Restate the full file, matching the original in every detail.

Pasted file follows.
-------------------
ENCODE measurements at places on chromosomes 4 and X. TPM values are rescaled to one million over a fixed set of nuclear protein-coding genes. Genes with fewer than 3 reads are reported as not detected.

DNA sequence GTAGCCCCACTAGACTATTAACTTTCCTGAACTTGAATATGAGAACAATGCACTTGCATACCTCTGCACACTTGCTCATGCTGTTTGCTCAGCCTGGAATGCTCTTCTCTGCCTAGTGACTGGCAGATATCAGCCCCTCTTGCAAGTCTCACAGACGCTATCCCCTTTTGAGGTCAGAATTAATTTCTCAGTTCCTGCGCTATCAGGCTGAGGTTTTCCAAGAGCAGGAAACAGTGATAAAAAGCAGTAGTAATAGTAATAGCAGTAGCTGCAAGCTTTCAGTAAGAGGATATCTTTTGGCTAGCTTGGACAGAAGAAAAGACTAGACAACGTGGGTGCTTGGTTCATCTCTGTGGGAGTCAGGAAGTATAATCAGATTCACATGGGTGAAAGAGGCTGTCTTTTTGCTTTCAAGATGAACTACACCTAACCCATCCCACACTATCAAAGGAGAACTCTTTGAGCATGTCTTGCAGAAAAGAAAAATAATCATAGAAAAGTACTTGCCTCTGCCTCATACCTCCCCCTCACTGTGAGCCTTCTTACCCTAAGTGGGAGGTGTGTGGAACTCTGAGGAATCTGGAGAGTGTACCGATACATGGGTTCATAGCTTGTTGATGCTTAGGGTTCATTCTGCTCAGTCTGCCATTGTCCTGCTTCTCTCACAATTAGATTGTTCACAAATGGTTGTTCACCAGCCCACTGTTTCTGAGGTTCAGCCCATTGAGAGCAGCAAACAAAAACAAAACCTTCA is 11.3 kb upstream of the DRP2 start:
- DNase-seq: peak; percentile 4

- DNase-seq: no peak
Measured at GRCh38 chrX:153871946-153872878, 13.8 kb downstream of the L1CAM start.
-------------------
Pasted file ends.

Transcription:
ENCODE measurements at places on chromosomes 4 and X. TPM values are rescaled to one million over a fixed set of nuclear protein-coding genes. Genes with fewer than 3 reads are reported as not detected.

DNA sequence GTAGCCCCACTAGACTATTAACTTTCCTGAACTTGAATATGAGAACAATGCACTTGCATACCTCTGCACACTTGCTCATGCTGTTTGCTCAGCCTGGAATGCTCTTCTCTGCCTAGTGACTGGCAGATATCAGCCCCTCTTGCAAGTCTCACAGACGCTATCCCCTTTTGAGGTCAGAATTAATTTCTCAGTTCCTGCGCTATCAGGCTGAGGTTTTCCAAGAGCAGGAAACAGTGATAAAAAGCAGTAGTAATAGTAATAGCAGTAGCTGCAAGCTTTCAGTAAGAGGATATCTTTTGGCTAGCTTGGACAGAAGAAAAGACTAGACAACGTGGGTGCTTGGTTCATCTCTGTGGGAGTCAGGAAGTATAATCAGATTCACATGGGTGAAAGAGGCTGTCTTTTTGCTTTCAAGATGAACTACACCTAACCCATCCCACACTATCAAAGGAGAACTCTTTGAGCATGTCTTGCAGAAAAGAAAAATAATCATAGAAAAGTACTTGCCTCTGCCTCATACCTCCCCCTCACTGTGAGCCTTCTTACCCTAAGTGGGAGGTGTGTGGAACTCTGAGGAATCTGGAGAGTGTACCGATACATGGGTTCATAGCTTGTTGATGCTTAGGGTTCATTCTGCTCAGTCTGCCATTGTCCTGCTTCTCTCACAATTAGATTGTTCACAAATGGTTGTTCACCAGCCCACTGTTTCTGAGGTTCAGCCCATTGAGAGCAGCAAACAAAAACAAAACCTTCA is 11.3 kb upstream of the DRP2 start:
- DNase-seq: peak; percentile 4

- DNase-seq: no peak
Measured at GRCh38 chrX:153871946-153872878, 13.8 kb downstream of the L1CAM start.